Paul “I’m not Galbraith” disses Larry “I’m not Krugman” Summers

The celebrated economist and pundit writes:

Mark Thoma is puzzled: if Larry Summers is going to write a piece about how we’re obsessing too much about the deficit, why begin with two paragraphs about how the deficit is a big problem?

But there’s no mystery: that’s the INK disclaimer — I’m Not Krugman. It’s supposed to establish Larry’s bona fides as a Serious Person, appeasing the deficit scolds so that he can get on with the substance of his argument.

I’m not saying that Krugman is wrong, here, but not so many years ago he was the Very Serious Person, explaining to the world that John Kenneth Galbraith was a mere “celebrity economist . . . never been taken seriously by his academic colleagues.”

P.S. More on Krugman and Galbraith here, from Henry Farrell.

5 Responses to Paul “I’m not Galbraith” disses Larry “I’m not Krugman” Summers

  1. RobC January 22, 2013 at 4:59 pm #

    Watching Krugman and Summers engage in intellectual fisticuffs brings to mind Henry Kissinger’s comment on the Iran-Iraq War: “Pity they both can’t lose.”

  2. nick January 22, 2013 at 7:40 pm #

    Did anyone know that Krugman was an economist until he got the NP?

    • Owe February 7, 2013 at 5:03 am #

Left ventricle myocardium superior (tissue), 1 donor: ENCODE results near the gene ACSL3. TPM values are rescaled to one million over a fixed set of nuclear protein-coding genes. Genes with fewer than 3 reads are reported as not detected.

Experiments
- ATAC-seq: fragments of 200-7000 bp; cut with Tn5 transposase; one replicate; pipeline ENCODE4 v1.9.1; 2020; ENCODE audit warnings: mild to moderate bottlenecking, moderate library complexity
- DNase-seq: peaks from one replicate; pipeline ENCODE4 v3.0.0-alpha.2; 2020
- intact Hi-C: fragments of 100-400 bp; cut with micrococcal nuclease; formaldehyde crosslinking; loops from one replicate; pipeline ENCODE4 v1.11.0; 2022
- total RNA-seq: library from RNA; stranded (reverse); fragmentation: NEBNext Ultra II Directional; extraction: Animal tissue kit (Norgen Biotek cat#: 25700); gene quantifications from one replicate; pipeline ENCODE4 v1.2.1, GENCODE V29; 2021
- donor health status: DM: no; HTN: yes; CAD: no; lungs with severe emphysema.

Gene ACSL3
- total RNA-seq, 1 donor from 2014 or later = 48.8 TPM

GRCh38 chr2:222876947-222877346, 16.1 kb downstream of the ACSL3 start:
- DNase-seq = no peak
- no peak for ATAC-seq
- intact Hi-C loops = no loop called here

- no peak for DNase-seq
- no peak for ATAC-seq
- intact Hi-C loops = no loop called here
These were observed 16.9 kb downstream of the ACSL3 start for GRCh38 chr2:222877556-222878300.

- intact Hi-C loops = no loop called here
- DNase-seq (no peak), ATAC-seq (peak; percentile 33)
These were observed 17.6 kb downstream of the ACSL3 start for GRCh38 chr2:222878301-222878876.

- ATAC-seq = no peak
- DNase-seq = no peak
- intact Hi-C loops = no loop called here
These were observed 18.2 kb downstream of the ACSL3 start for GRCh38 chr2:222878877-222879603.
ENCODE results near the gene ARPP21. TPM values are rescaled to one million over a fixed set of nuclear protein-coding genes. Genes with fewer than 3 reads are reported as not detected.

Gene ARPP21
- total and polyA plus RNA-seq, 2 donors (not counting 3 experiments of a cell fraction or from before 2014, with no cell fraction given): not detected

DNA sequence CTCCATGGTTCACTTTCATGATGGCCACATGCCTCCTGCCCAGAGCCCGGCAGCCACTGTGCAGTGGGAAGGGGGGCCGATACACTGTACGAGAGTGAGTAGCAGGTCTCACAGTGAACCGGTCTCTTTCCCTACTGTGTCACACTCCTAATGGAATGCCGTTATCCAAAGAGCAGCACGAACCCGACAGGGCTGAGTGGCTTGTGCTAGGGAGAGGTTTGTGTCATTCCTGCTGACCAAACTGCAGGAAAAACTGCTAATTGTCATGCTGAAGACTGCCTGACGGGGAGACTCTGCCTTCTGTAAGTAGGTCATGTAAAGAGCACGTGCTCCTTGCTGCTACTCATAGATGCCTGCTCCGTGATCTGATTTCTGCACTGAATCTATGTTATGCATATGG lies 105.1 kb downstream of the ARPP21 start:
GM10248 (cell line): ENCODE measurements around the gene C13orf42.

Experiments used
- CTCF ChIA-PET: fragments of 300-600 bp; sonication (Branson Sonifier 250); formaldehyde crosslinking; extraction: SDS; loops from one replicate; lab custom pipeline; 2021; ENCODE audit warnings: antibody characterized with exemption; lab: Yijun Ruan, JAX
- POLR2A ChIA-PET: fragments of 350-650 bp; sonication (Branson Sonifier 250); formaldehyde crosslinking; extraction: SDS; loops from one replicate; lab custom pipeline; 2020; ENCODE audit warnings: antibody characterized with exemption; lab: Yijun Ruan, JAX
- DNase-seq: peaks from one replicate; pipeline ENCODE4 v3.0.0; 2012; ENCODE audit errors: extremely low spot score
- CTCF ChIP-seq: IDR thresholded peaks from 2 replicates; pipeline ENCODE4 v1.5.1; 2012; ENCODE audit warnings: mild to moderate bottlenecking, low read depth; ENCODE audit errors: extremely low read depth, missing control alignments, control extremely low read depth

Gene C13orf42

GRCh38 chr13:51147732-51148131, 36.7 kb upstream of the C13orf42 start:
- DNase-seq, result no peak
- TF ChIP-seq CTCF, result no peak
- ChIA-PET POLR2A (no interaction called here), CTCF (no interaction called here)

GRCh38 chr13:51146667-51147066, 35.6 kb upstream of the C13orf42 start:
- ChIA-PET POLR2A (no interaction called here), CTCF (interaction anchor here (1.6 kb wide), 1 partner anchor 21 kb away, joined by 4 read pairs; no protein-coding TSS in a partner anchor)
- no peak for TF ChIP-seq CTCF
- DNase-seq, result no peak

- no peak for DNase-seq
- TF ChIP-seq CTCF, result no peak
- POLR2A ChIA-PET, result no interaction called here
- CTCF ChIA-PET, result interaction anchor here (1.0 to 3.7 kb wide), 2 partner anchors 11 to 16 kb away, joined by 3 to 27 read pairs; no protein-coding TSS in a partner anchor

Well, his model of currency crisis (published about 1979) is taught in every class on financial economics, so you might say that people who care about economics know about him for about 35 years.

  3. Scott Monje January 22, 2013 at 11:13 pm #

    He’s not dissing Summers. He’s dissing the deficit scolds.

  4. Keith M Ellis February 4, 2013 at 7:57 pm #

    “Did anyone know that Krugman was an economist until he got the NP?”

    What? Well, I suppose this is true of most of those for whom his NYT column was their first introduction to him. I don’t really know why they’d count, though. He’s been pretty well-known and respected at least since he won the John Bates Clark medal, which is quite significant.

    I guess this is an annoyance of mine — I’ve read Krugman since the mid-nineties and his popular reputation since his speaking-truth-to-power against the Bush admin is … distorted and weird, both on the left and right.